What is FAI?
FAI is anatomically described as a subtle abnormality in either or both – the proximal femur and the acetabulum. Femur is the long bone along the length of one’s thigh whereas acetabulum is the cup shaped socket which articulates with the femoral head to form the hip joint. This abnormality causes interference in the normal hip joint motion and is a reason for painful symptoms clinically described as femoroacetabular impingement.
What are the causes and types?
Primarily, there are two major types of impingement – Pincer and Cam.
Pincer type –
For starters, pincer is a tool with blunt concave jaws that are used for gripping and pulling things. Thus, the mechanism of a pincer type FAI is global over coverage of the femoral head circumferentially by the acetabulum and it leads to impingement and gradual degeneration of the hip joint cartilage.
On the other hand, cam is a rotating part in machinery designed to make sliding contact with another part while rotating. In cam mechanism, there is an extra bone formation which renders the usually spherical femoral head to be non-spherical. As a result, during hip motion, there is repetitive friction/abrasion leading to inflammatory changes
Who is affected with FAI?
Usually an active young adult –
- Football and soccer players as involved in repetitive hip loading and kicking activities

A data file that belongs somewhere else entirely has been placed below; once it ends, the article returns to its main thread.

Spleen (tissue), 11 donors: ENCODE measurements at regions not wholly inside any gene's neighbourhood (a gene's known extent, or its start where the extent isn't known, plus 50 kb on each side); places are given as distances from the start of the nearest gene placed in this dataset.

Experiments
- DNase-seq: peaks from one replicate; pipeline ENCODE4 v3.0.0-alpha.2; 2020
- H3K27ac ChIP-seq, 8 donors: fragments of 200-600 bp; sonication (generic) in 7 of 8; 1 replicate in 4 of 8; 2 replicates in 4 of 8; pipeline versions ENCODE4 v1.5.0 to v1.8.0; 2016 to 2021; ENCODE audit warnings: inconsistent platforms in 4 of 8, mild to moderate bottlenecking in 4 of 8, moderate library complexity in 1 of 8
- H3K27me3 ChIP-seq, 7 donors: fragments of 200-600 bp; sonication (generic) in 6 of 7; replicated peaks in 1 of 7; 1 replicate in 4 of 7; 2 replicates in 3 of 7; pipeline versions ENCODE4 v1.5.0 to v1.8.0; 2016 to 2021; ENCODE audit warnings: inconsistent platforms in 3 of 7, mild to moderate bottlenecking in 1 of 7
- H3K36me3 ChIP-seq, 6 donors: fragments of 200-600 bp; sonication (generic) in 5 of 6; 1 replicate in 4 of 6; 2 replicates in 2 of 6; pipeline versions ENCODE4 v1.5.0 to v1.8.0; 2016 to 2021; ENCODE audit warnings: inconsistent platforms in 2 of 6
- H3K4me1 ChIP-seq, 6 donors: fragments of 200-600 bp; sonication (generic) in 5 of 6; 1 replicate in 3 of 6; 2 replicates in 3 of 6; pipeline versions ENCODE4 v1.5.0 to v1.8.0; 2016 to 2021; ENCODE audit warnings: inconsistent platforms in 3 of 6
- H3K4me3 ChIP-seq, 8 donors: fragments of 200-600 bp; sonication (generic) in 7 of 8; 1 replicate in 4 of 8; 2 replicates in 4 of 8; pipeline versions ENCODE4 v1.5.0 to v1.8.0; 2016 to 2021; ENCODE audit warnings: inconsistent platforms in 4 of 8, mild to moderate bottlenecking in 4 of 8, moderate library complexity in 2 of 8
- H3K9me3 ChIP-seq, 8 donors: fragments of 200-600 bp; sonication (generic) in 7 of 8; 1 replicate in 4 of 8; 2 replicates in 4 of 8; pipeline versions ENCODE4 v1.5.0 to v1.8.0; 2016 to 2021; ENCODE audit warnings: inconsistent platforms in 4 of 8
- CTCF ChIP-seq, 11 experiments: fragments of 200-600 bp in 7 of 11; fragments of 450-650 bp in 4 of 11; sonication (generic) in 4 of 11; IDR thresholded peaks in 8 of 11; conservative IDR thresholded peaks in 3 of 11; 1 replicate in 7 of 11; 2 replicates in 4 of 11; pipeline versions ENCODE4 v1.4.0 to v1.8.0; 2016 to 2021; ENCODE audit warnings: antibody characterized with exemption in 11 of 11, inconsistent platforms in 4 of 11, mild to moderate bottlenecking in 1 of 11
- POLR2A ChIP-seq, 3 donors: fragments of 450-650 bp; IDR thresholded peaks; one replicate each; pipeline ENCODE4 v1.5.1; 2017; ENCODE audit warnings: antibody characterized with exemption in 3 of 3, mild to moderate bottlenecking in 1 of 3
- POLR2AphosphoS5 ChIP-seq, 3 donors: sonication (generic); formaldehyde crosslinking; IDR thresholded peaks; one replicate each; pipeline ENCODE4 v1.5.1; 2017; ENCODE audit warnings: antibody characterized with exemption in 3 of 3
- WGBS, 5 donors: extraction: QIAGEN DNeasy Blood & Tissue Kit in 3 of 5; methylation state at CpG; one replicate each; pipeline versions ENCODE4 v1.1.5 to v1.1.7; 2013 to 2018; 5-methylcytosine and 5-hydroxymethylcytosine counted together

- Ballet dancers.
What are the symptoms of FAI?
- Hip and groin region pain along with limited motion is the most common presentation.
- There could be associated complaints of stiffness, clicking, catching, locking.
How to diagnose FAI?
A radiograph (X-ray) of the symptomatic hip is a useful tool for diagnosing and identifying whether pincer or cam type mechanism is the reason for symptoms. A physical assessment is the clinical key to diagnosis. Physical assessment tests like anterior impingement test, posterior impingement test, FADDIR test are useful clinical tools for the same.
What is the treatment for FAI?
FAI can be managed with physiotherapy or surgical intervention.
Physiotherapy management includes:
- activity modifications
- load management strategies
- improving hip-stability
- strengthening and
- range of motion improvement.
Surgical intervention aims to correct the morphological changes in the bone causing FAI; aggressive physiotherapy post operatively is a crucial aspect to recovery.
What is the long term outcome of treatment?
In patients who are treated tend to improve with their activity levels and can aim at returning to previous levels However, evidence suggests, no treatment results in gradual worsening with time with a significant drop in sport/activity participation.